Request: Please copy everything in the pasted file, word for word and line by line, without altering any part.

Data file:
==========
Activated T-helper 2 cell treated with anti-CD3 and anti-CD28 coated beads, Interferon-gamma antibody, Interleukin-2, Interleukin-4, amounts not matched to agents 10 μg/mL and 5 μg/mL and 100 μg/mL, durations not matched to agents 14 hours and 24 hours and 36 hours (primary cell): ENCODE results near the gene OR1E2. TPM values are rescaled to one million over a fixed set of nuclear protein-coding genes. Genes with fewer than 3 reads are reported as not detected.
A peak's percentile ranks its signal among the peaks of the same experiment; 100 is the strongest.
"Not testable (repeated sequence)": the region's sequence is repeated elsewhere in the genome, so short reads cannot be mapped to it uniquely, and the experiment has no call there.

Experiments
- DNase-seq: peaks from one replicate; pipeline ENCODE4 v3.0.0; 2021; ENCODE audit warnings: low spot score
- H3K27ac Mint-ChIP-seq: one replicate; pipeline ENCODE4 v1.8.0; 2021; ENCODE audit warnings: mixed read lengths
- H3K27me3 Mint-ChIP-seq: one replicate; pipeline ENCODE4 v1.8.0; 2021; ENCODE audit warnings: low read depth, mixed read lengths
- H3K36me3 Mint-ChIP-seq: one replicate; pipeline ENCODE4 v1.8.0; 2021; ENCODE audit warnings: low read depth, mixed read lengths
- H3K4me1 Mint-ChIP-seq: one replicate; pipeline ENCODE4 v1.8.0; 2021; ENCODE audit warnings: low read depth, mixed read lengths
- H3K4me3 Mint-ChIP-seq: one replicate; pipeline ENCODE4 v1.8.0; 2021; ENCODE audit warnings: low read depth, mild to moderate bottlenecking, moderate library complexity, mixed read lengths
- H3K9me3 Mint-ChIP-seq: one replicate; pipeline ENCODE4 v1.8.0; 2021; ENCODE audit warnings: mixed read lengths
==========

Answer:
Activated T-helper 2 cell treated with anti-CD3 and anti-CD28 coated beads, Interferon-gamma antibody, Interleukin-2, Interleukin-4, amounts not matched to agents 10 μg/mL and 5 μg/mL and 100 μg/mL, durations not matched to agents 14 hours and 24 hours and 36 hours (primary cell): ENCODE results near the gene OR1E2. TPM values are rescaled to one million over a fixed set of nuclear protein-coding genes. Genes with fewer than 3 reads are reported as not detected.
A peak's percentile ranks its signal among the peaks of the same experiment; 100 is the strongest.
"Not testable (repeated sequence)": the region's sequence is repeated elsewhere in the genome, so short reads cannot be mapped to it uniquely, and the experiment has no call there.

Experiments
- DNase-seq: peaks from one replicate; pipeline ENCODE4 v3.0.0; 2021; ENCODE audit warnings: low spot score
- H3K27ac Mint-ChIP-seq: one replicate; pipeline ENCODE4 v1.8.0; 2021; ENCODE audit warnings: mixed read lengths
- H3K27me3 Mint-ChIP-seq: one replicate; pipeline ENCODE4 v1.8.0; 2021; ENCODE audit warnings: low read depth, mixed read lengths
- H3K36me3 Mint-ChIP-seq: one replicate; pipeline ENCODE4 v1.8.0; 2021; ENCODE audit warnings: low read depth, mixed read lengths
- H3K4me1 Mint-ChIP-seq: one replicate; pipeline ENCODE4 v1.8.0; 2021; ENCODE audit warnings: low read depth, mixed read lengths
- H3K4me3 Mint-ChIP-seq: one replicate; pipeline ENCODE4 v1.8.0; 2021; ENCODE audit warnings: low read depth, mild to moderate bottlenecking, moderate library complexity, mixed read lengths
- H3K9me3 Mint-ChIP-seq: one replicate; pipeline ENCODE4 v1.8.0; 2021; ENCODE audit warnings: mixed read lengths